Intermediate+ Word of the Day: brush

brush (noun, verb) /brʌʃ/ LISTEN

Most commonly, a brush is a tool or instrument used to style hair or to apply paint or makeup. As a verb, it is the act of using a brush (including a toothbrush). But brush can also mean ‘a brief experience with something unpleasant,’ or ‘a light and gentle touch.’ As a verb, it also means ‘to touch lightly.’

Example sentences

  • Hannah used a small brush to paint the jewelry box.
  • The kids brushed their teeth and got into bed.
  • Mike had a brush with the law after stealing a magazine from a bookstore.
  • The brush of grass against Julie's hands made her feel free.
  • Sophie's fingers brushed John's hand and he blushed.

In pop culture

The brushes are the pair of drumsticks with wire components that make a soft, hissing sound, generally used in jazz music. Watch jazz drummer Ed Thigpen show you how they’re used:

Did you know?

Brush is part of many phrasal verbs and verbal expressions that native speakers use a lot in everyday language. For example, “brush something away” or “brush something aside” means ‘to ignore or disregard,’ and “brush someone off” or “give someone the brush off” means ‘to ignore or reject somebody in a rude way.’ If you need to review something for a geometry exam, you might brush up on your theorems.

Additional information

Brush has many other meanings, including ‘the big tail of a fox’ or ‘a thick growth of bushes or vegetation.’

Other forms

brushless (adjective)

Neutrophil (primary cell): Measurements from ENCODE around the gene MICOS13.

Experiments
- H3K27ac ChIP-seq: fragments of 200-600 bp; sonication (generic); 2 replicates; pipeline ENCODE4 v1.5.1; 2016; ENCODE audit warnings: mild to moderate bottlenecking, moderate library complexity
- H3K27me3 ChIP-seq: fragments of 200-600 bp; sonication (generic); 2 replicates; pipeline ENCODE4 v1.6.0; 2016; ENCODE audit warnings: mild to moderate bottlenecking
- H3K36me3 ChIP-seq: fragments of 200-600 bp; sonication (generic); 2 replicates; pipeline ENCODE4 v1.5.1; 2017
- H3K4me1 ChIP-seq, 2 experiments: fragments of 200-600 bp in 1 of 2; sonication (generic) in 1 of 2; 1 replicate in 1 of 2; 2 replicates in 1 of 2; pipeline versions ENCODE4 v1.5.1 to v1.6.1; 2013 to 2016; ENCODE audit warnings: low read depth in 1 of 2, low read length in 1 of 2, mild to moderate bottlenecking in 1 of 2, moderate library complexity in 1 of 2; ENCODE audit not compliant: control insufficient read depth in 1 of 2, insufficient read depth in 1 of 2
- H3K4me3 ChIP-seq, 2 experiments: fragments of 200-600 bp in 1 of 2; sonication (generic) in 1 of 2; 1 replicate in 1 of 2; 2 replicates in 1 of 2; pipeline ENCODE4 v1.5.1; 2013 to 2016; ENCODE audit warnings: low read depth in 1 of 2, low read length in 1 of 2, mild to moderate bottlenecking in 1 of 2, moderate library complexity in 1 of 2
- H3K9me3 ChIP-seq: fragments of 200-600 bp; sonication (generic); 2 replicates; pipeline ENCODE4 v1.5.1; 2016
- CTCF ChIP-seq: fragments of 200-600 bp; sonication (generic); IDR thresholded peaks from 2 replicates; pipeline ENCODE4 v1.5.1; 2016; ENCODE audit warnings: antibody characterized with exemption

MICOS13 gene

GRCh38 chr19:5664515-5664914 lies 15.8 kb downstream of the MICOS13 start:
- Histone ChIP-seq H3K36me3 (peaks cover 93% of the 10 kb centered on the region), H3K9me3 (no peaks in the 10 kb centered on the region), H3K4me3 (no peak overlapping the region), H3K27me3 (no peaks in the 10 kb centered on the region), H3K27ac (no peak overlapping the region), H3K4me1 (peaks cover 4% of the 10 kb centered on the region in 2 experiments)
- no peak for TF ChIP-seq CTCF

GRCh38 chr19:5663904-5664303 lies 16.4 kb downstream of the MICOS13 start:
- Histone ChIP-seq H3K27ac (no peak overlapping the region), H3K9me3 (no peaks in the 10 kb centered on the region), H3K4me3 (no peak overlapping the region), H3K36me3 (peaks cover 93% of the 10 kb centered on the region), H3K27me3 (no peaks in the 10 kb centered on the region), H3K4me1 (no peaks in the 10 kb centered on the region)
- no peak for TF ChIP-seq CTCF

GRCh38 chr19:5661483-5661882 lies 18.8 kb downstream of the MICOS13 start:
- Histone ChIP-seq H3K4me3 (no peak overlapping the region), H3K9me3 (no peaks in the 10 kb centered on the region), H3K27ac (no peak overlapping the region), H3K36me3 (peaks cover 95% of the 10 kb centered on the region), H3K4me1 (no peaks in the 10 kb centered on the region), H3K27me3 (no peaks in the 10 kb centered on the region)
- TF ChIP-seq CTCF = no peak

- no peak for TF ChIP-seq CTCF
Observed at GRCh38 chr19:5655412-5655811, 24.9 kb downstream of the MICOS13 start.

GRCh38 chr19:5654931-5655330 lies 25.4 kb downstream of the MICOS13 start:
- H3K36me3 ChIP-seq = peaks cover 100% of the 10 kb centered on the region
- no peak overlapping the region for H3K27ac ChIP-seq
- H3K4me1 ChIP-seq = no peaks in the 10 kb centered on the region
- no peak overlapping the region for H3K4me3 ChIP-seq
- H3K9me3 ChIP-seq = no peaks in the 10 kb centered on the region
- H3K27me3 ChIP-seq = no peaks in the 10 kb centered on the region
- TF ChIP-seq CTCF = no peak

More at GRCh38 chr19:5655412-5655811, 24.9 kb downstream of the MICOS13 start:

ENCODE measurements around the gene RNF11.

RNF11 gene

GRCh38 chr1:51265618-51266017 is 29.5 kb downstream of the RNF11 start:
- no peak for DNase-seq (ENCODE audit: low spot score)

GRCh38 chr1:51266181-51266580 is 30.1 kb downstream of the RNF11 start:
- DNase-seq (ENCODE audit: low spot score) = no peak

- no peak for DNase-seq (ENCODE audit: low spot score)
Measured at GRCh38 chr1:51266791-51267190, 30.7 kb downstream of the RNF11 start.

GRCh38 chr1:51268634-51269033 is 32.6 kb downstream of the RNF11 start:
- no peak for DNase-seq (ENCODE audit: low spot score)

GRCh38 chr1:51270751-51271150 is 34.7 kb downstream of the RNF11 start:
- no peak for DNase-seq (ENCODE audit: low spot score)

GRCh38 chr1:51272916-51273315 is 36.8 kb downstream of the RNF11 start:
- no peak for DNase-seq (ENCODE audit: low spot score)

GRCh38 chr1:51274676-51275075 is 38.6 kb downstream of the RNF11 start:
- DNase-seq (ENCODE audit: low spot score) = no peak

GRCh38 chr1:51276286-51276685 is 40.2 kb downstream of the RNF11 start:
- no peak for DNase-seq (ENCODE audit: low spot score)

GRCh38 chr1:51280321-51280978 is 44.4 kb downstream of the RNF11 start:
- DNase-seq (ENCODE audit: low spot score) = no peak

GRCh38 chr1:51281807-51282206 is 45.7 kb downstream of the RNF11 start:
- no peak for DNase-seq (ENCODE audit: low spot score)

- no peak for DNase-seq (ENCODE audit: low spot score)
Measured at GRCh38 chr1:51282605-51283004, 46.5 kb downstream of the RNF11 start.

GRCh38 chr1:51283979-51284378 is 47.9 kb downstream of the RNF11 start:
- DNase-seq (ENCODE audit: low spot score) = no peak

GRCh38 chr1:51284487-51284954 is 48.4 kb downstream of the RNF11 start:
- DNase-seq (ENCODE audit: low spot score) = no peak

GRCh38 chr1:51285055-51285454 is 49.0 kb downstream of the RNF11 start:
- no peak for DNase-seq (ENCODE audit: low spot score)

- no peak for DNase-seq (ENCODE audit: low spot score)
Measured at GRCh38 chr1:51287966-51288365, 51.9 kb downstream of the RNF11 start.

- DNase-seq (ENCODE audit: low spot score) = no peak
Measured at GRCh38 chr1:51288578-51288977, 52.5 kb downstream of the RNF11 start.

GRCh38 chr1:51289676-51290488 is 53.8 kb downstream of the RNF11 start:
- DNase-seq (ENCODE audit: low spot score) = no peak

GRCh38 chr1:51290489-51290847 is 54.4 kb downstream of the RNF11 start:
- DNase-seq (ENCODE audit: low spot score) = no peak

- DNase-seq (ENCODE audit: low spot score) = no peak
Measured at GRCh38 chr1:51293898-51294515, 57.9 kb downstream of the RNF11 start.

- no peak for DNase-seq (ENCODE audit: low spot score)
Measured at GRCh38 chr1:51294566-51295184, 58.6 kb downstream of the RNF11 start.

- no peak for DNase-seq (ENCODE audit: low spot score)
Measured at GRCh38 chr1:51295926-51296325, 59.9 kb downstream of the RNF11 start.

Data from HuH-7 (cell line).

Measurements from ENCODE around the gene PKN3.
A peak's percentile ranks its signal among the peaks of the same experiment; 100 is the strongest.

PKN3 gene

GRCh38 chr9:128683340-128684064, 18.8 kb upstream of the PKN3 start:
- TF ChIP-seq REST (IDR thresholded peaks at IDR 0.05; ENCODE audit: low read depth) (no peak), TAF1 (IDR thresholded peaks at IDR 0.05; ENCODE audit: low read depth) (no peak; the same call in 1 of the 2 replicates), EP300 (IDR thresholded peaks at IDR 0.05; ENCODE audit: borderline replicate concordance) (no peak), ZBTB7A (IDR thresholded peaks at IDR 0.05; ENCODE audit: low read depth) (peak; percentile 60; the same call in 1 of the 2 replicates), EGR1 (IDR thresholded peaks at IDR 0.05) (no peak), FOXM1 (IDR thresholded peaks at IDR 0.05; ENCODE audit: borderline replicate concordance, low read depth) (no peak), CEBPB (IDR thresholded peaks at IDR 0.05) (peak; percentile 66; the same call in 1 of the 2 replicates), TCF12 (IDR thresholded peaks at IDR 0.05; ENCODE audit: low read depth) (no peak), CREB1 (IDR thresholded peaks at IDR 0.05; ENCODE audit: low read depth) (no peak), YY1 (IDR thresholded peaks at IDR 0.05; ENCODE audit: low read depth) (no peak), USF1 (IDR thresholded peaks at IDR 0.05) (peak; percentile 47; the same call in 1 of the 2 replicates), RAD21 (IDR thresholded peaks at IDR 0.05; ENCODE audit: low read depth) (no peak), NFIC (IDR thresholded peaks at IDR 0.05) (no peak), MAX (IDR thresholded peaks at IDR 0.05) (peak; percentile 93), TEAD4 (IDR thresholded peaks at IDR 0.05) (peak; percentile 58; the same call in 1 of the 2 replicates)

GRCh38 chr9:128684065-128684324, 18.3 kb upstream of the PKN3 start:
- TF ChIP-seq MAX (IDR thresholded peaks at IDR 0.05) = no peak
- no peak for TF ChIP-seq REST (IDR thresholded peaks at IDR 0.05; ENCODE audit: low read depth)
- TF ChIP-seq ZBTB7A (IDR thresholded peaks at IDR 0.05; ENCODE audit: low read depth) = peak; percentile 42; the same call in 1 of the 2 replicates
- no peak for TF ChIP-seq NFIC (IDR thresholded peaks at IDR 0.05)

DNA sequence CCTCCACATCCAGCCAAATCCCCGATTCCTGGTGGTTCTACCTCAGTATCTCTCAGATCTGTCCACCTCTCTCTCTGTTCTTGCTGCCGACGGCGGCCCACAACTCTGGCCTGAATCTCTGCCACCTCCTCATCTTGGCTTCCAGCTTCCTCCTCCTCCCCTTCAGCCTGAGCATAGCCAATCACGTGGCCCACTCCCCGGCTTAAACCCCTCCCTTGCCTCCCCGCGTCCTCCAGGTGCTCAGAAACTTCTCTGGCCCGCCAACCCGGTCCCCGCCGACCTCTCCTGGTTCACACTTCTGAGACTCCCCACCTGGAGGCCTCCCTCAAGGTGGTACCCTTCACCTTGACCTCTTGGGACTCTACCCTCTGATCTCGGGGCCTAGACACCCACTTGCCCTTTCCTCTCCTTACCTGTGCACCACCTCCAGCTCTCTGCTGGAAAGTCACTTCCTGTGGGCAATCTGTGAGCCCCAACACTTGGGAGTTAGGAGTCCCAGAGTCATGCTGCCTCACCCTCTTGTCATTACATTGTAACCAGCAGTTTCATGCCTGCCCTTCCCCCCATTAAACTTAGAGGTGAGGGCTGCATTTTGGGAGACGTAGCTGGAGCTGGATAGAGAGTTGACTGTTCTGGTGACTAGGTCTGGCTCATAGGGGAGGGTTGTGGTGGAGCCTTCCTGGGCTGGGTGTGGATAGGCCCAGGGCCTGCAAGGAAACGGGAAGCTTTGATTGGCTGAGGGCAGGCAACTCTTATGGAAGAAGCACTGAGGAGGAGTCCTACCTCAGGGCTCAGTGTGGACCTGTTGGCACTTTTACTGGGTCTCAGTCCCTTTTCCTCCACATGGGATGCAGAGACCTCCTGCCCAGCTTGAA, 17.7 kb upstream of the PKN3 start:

Brush, meaning ‘an instrument of flexible material attached to a handle,’ dates back to the late 14th century, in the form of the Middle English brusshe, and originally meant ‘a dust-sweeper’ or ‘a brush for sweeping.’ It came into English from the Old French broisse and broice (a brush), and can be traced back to the Vulgar Latin bruscia (a bunch of branches or shoots used for sweeping dust), probably from a Germanic source, from the Proto-Germanic bruzcas (underbrush) and the Proto-Indo-European b(h)rews- (to swell or sprout). brush is related to the French brosse (brush), the Old High German brusk or brusc (bud, sprout or sapling), the Middle High German bürste (brush) and broz (a bud or shoot), the German Brüsch (broom or brushwood), the Norwegian brusk (thicket or scrub), the Walloon brouxhe (brush), and the English words bristle and breast. It has specifically been used to mean ‘an instrument for untangling hair or fur’ and as ‘an instrument for applying paint’ since the late 15th century. Brushes have been an instrument for playing drums since the 1920s. Brush, meaning ‘small shrubbery, thicket or undergrowth,’ dates back to the mid-14th century. It came into English from the Anglo-French bruce (brushwood), from the Old North French broche and the Old French broce (bush, thicket or undergrowth). It can be traced back to the Gallo-Roman brocia, which may be from the same source as the other meanings of brush. The verb, meaning ‘to clean or rub something with a brush,’ dates back to the late 15th century, and comes from the noun. The sense ‘to move or skim over with light contact’ first appeared in the mid-17th century, and ‘to move quickly past someone or something’ is from the late 17th century. The expression brush off (to rebuff or dismiss) first appeared in the 1940s, but to brush up is from around the year 1600, though back then it meant ‘to clean.’ The figurative sense ‘to refresh your knowledge of something’ was first used in the late 18th century.

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